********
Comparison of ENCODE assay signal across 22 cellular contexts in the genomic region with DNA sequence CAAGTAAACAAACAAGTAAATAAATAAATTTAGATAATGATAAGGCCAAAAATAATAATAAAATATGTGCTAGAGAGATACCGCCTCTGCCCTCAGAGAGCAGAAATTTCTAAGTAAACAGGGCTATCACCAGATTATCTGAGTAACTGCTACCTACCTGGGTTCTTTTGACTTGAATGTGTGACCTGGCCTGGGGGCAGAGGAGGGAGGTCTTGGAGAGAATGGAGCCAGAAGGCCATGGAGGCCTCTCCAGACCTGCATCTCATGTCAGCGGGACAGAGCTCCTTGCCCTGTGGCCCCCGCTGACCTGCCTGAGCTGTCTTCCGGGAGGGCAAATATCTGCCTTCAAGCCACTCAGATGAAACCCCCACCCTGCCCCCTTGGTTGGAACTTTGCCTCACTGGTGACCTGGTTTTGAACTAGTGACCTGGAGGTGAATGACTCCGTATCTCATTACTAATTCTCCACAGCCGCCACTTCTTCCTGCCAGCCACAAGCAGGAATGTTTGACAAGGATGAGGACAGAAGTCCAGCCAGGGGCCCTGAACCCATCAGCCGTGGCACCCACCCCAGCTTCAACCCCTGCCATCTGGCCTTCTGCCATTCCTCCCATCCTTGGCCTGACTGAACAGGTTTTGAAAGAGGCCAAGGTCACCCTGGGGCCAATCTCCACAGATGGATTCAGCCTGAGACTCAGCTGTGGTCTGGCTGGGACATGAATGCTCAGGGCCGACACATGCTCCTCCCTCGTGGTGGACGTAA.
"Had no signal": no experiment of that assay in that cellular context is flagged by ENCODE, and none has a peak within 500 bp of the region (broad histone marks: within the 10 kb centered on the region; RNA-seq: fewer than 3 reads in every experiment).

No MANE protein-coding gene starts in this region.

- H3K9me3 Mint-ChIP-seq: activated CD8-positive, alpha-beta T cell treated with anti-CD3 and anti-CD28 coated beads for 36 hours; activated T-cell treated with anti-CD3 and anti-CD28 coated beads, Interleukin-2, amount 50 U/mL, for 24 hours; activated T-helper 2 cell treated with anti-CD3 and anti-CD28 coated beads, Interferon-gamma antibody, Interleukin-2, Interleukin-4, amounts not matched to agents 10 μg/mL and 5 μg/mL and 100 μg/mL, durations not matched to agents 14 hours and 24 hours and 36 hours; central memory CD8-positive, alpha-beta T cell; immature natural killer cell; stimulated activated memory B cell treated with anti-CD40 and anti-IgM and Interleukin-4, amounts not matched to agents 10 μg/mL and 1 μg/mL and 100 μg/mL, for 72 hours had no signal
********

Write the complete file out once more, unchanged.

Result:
Comparison of ENCODE assay signal across 22 cellular contexts in the genomic region with DNA sequence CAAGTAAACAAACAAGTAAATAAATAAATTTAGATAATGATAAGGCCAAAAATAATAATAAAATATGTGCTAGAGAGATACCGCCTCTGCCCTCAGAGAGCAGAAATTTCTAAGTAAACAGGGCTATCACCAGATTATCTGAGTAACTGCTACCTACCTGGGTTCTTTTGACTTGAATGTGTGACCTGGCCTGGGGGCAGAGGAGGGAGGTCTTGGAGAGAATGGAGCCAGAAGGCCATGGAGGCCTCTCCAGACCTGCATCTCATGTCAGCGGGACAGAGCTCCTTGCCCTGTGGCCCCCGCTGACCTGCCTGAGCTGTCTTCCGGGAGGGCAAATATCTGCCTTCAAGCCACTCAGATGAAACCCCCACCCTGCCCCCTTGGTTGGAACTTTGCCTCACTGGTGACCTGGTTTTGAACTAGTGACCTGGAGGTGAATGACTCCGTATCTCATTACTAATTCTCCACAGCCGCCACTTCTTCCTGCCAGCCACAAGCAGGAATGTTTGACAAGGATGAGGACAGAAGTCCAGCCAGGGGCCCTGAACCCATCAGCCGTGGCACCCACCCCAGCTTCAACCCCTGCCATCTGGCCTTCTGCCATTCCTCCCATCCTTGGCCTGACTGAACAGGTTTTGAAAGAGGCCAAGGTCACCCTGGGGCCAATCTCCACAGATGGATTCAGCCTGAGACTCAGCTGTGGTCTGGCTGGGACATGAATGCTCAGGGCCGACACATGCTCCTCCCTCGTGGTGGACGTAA.
"Had no signal": no experiment of that assay in that cellular context is flagged by ENCODE, and none has a peak within 500 bp of the region (broad histone marks: within the 10 kb centered on the region; RNA-seq: fewer than 3 reads in every experiment).

No MANE protein-coding gene starts in this region.

- H3K9me3 Mint-ChIP-seq: activated CD8-positive, alpha-beta T cell treated with anti-CD3 and anti-CD28 coated beads for 36 hours; activated T-cell treated with anti-CD3 and anti-CD28 coated beads, Interleukin-2, amount 50 U/mL, for 24 hours; activated T-helper 2 cell treated with anti-CD3 and anti-CD28 coated beads, Interferon-gamma antibody, Interleukin-2, Interleukin-4, amounts not matched to agents 10 μg/mL and 5 μg/mL and 100 μg/mL, durations not matched to agents 14 hours and 24 hours and 36 hours; central memory CD8-positive, alpha-beta T cell; immature natural killer cell; stimulated activated memory B cell treated with anti-CD40 and anti-IgM and Interleukin-4, amounts not matched to agents 10 μg/mL and 1 μg/mL and 100 μg/mL, for 72 hours had no signal